Allow me to thank you with sincere gratitude. I trust I shall never feel ambitious to see my name in print; if the wish should rise, I’ll look at Southey’s letter and suppress it.

It is not known how Southey took this statement or whether he saw the bite in her comments but there is little doubt that Charlotte had no intention whatsoever of following his advice. A further comment by a reviewer of her novel Shirley on the responsibility of women in life equally enraged Charlotte when he wrote,

the grand function of woman is, and must ever be, Maternity.

It would be hard to claim that Charlotte’s strong will came directly from her mother’s influence. In 1821, in the out-of-the-way Haworth parsonage on a remote moor in the West Riding of Yorkshire, she died of cancer when Charlotte was five years old. The eldest in the family was seven and the youngest one. Patrick Brontë’s attempts to marry again never came to anything and Haworth was to become the motherless lifelong home for Charlotte and her siblings, Maria, Elizabeth, Emily, Anne and brother Branwell.

Charlotte’s memories of her mother were scant, the most vivid being a recollection of her playing in the evening light with her little brother, Branwell. Significantly, all the heroines in her novels are motherless women desperately seeking parental love. In Shirley, the orphan Caroline Helstone’s reuniting with her mother is described with great tenderness,

The offspring nestled to the parent: that parent, feeling the endearment and hearing the appeal, gathered her closer still. She covered her with noiseless kisses: she murmured love over her, like a cushcat fostering its young. There was silence in the room for a long while.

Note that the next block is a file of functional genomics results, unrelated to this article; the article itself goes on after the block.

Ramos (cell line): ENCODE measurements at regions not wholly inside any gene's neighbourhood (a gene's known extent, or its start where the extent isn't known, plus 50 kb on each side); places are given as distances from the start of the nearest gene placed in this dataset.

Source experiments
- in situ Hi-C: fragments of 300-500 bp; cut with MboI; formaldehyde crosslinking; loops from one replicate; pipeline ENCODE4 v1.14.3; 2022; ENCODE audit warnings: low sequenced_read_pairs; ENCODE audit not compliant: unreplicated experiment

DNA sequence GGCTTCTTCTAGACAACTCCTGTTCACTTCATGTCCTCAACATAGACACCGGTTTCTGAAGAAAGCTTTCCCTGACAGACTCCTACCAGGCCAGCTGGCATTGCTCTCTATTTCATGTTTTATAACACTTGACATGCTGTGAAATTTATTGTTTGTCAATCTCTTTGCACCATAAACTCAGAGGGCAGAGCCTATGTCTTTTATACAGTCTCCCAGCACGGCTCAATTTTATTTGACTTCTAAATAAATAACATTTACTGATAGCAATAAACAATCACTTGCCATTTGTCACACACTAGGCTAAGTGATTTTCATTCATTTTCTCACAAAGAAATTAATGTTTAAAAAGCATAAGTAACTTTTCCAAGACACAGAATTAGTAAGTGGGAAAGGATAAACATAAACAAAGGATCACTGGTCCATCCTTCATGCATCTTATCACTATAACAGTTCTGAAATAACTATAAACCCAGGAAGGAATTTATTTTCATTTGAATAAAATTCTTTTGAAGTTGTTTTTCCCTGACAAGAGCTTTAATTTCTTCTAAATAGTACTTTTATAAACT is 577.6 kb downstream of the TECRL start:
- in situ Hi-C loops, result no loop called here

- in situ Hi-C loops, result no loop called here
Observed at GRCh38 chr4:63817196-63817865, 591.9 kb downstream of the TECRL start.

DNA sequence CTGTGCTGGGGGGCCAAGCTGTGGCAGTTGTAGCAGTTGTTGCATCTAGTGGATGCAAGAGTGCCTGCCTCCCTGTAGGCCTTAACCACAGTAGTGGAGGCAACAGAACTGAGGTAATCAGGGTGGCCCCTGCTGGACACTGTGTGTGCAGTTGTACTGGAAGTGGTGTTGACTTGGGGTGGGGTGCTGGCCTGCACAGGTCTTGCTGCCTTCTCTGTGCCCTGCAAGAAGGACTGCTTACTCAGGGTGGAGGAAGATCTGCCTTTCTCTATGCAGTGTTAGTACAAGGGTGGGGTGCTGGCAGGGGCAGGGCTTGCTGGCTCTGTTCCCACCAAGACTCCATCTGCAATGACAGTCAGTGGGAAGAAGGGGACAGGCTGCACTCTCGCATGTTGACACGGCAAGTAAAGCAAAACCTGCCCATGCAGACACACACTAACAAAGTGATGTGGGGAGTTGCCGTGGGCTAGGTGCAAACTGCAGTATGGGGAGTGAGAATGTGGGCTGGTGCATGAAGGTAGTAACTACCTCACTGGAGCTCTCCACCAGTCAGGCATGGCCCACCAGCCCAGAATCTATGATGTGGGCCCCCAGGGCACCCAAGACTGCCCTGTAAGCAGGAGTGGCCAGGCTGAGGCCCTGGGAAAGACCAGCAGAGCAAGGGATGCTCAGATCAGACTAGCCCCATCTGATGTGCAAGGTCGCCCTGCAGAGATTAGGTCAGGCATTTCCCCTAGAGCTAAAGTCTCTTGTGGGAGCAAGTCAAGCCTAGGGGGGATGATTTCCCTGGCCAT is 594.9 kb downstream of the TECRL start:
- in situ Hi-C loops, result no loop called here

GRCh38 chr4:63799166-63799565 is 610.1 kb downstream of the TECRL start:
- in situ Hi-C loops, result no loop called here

On the death of his wife, Patrick Brontë sent four of his daughters, including Charlotte, to a boarding school which Charlotte later fictionalised as the infamous Lowood in her autobiographical first book, Jane Eyre.

The Clergy Daughters’ School at Cowan Bridge had appalling food and damp, inadequate conditions which had long-term effects on her health and physical development. She blamed the periodic outbreaks of scrofula, typhus and consumption on the school’s location, deep in the Lune Valley. In addition to the low quality of food, the standards of hygiene in the kitchen caused both malnutrition and sickness in the pupils. But the greatest disaster was the loss of Charlotte’s two elder sisters Maria and Elizabeth, who both died in 1825 of tuberculosis directly brought about by the dreadful environment of the school at the ages of eleven and ten.

The grief she felt at the loss of her sisters lasted a lifetime and became the main driving force of her literary output. Their suffering is portrayed with visceral energy in Jane Eyre. In a scene in where Jane is locked in a room as punishment for something she did not do, she knocks against the door shouting out “Unjust, Unjust!” She then describes the “strange sense of freedom” that she experiences after she has spoken out.